German-Soviet Nonaggression Pact

Introduction

On August 23, 1939–shortly before World War II (1939-45) broke out in Europe–enemies Nazi Germany and the Soviet Union surprised the world by signing the German-Soviet Nonaggression Pact, in which the two countries agreed to take no military action against each other for the next 10 years. With Europe on the brink of another major war, Soviet leader Joseph Stalin (1879-1953) viewed the pact as a way to keep his nation on peaceful terms with Germany, while giving him time to build up the Soviet military. German chancellor Adolf Hitler (1889-1945) used the pact to make sure Germany was able to invade Poland unopposed. The pact also contained a secret agreement in which the Soviets and Germans agreed how they would later divide up Eastern Europe. The German-Soviet Nonaggression Pact fell apart in June 1941, when Nazi forces invaded the Soviet Union.

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On March 15, 1939, Nazi Germany invaded Czechoslovakia, breaking the agreement it had signed with Great Britain and France the year before in Munich, Germany. The invasion jolted British and French leaders and convinced them that Adolf Hitler, the German chancellor, could not be trusted to honor his agreements and was likely to keep committing aggressions until stopped by force or a massive deterrent.

In the previous year, Hitler had annexed Austria and had taken the Sudetenland region of Czechoslovakia; in March 1939, his tanks rolled into the rest of Czechoslovakia. It appeared that he was determined to undo the international order set up by the Treaty of Versailles, the 1919 peace settlement that ended World War I (1914-18). (The treaty, which required Germany to make numerous concessions and reparations, was highly unpopular with Hitler and his Nazi Party.) It also seemed that Hitler was planning to strike next against its neighbor Poland. To block him, France and Britain pledged on March 31, 1939, to guarantee Poland’s security and independence. The British and French also stepped up diplomatic engagement with the Soviet Union, trying to draw it closer by trade and other agreements to make Hitler see he would also have to face Joseph Stalin if he invaded Poland. But Hitler already knew the Soviets would not stand by if he tried to occupy Poland–an act that would extend the border of Germany right up to the Soviet Union. He also knew France and the Soviets had concluded a defense alliance several years earlier–a treaty that gave Stalin an additional reason to fight Germany if it ventured into Poland and triggered France’s pledge.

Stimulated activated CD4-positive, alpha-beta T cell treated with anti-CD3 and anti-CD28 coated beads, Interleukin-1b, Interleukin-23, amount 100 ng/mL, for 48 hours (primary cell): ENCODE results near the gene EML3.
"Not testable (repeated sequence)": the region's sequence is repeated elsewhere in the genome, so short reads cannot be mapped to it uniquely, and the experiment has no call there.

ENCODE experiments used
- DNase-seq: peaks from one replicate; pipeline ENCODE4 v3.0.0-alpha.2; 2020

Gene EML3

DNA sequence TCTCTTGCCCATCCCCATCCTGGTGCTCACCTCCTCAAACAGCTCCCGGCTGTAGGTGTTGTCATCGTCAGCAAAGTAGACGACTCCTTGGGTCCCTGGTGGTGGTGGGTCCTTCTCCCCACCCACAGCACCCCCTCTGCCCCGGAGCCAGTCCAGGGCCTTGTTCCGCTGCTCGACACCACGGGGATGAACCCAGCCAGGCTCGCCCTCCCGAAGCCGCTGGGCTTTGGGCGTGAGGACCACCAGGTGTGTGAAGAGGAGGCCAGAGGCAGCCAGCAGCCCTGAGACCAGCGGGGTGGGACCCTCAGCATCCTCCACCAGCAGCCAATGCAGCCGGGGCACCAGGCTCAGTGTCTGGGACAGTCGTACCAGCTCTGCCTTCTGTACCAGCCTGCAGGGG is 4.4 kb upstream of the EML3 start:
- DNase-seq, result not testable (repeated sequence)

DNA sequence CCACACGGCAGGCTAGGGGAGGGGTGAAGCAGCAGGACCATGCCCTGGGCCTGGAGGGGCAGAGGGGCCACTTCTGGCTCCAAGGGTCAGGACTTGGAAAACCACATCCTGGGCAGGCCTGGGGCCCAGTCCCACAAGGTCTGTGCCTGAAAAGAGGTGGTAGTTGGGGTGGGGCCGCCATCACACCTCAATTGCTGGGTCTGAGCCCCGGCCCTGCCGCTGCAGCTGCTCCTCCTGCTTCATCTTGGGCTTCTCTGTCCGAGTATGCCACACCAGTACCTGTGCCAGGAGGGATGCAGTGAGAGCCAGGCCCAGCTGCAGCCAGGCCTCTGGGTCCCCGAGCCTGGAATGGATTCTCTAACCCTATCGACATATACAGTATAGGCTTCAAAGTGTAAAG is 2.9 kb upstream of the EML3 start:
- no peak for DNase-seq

It was clear during the tense spring and summer of 1939 that little, if anything, could be taken for granted. In May, Germany and Italy signed a major treaty of alliance, and Hitler’s representatives had begun conducting important trade talks with the Soviets. Just two years prior, however, as Laurence Rees notes in “War of the Century: When Hitler Fought Stalin,” Hitler had called the Soviet Union “the greatest danger for the culture and civilization of mankind which has ever threatened it since the collapse of the … ancient world.”

Through the spring and summer of 1939, Hitler stepped up his demands on the Polish government in Warsaw, and pushed for allowing Germany to reclaim the port city of Danzig (a former German city internationalized by the Treaty of Versailles). Hitler also wanted to put a stop to the alleged mistreatment of Germans living in the western regions of Poland. At the same time, he advanced his plans for attacking Poland in August 1939 if his demands were not met. However, Hitler’s fervor for a war with Poland made his generals nervous. They knew Stalin’s purges of his military commanders in 1937 and 1938 had seriously weakened the Soviet army, but the Germans were leery of a campaign that could easily lead to the nightmare faced in World War I–a two-front war, in which they would be fighting Russians troops in the east and French and British troops in the west.